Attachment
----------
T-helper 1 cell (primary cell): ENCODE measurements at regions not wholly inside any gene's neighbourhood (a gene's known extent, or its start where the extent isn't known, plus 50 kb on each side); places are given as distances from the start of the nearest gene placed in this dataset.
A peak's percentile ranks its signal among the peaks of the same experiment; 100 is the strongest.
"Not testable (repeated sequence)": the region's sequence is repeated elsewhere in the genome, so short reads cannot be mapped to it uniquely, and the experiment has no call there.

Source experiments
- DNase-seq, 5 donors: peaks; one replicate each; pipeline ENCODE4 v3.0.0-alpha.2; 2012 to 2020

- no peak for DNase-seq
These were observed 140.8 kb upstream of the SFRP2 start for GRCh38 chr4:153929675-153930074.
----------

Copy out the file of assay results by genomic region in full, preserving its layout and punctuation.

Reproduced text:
T-helper 1 cell (primary cell): ENCODE measurements at regions not wholly inside any gene's neighbourhood (a gene's known extent, or its start where the extent isn't known, plus 50 kb on each side); places are given as distances from the start of the nearest gene placed in this dataset.
A peak's percentile ranks its signal among the peaks of the same experiment; 100 is the strongest.
"Not testable (repeated sequence)": the region's sequence is repeated elsewhere in the genome, so short reads cannot be mapped to it uniquely, and the experiment has no call there.

Source experiments
- DNase-seq, 5 donors: peaks; one replicate each; pipeline ENCODE4 v3.0.0-alpha.2; 2012 to 2020

- no peak for DNase-seq
These were observed 140.8 kb upstream of the SFRP2 start for GRCh38 chr4:153929675-153930074.